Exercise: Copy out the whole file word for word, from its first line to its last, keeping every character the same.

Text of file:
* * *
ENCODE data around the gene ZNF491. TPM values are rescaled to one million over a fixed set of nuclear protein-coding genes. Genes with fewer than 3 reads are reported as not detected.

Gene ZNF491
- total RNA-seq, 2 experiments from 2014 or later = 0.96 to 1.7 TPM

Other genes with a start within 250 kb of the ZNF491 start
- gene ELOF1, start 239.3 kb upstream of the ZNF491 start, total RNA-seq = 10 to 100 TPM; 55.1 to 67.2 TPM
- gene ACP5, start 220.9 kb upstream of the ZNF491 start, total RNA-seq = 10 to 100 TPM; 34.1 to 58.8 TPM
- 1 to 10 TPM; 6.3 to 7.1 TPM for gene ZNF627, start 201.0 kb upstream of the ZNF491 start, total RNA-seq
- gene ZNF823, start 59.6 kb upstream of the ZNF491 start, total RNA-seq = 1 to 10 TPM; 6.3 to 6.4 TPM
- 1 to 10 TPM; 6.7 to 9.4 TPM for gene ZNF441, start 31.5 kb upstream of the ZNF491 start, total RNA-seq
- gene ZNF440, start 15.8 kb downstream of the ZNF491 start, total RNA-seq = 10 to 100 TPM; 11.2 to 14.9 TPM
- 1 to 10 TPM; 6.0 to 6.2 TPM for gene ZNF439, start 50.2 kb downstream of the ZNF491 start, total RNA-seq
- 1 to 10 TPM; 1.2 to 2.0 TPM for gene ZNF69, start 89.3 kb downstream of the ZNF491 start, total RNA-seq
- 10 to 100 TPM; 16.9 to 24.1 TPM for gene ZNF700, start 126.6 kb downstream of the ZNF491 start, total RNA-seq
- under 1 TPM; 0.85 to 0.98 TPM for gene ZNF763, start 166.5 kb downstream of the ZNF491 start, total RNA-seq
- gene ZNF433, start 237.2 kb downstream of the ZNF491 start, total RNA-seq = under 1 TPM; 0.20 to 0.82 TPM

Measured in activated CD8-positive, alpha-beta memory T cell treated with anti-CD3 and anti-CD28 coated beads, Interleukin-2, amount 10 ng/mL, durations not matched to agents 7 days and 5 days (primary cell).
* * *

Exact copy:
ENCODE data around the gene ZNF491. TPM values are rescaled to one million over a fixed set of nuclear protein-coding genes. Genes with fewer than 3 reads are reported as not detected.

Gene ZNF491
- total RNA-seq, 2 experiments from 2014 or later = 0.96 to 1.7 TPM

Other genes with a start within 250 kb of the ZNF491 start
- gene ELOF1, start 239.3 kb upstream of the ZNF491 start, total RNA-seq = 10 to 100 TPM; 55.1 to 67.2 TPM
- gene ACP5, start 220.9 kb upstream of the ZNF491 start, total RNA-seq = 10 to 100 TPM; 34.1 to 58.8 TPM
- 1 to 10 TPM; 6.3 to 7.1 TPM for gene ZNF627, start 201.0 kb upstream of the ZNF491 start, total RNA-seq
- gene ZNF823, start 59.6 kb upstream of the ZNF491 start, total RNA-seq = 1 to 10 TPM; 6.3 to 6.4 TPM
- 1 to 10 TPM; 6.7 to 9.4 TPM for gene ZNF441, start 31.5 kb upstream of the ZNF491 start, total RNA-seq
- gene ZNF440, start 15.8 kb downstream of the ZNF491 start, total RNA-seq = 10 to 100 TPM; 11.2 to 14.9 TPM
- 1 to 10 TPM; 6.0 to 6.2 TPM for gene ZNF439, start 50.2 kb downstream of the ZNF491 start, total RNA-seq
- 1 to 10 TPM; 1.2 to 2.0 TPM for gene ZNF69, start 89.3 kb downstream of the ZNF491 start, total RNA-seq
- 10 to 100 TPM; 16.9 to 24.1 TPM for gene ZNF700, start 126.6 kb downstream of the ZNF491 start, total RNA-seq
- under 1 TPM; 0.85 to 0.98 TPM for gene ZNF763, start 166.5 kb downstream of the ZNF491 start, total RNA-seq
- gene ZNF433, start 237.2 kb downstream of the ZNF491 start, total RNA-seq = under 1 TPM; 0.20 to 0.82 TPM

Measured in activated CD8-positive, alpha-beta memory T cell treated with anti-CD3 and anti-CD28 coated beads, Interleukin-2, amount 10 ng/mL, durations not matched to agents 7 days and 5 days (primary cell).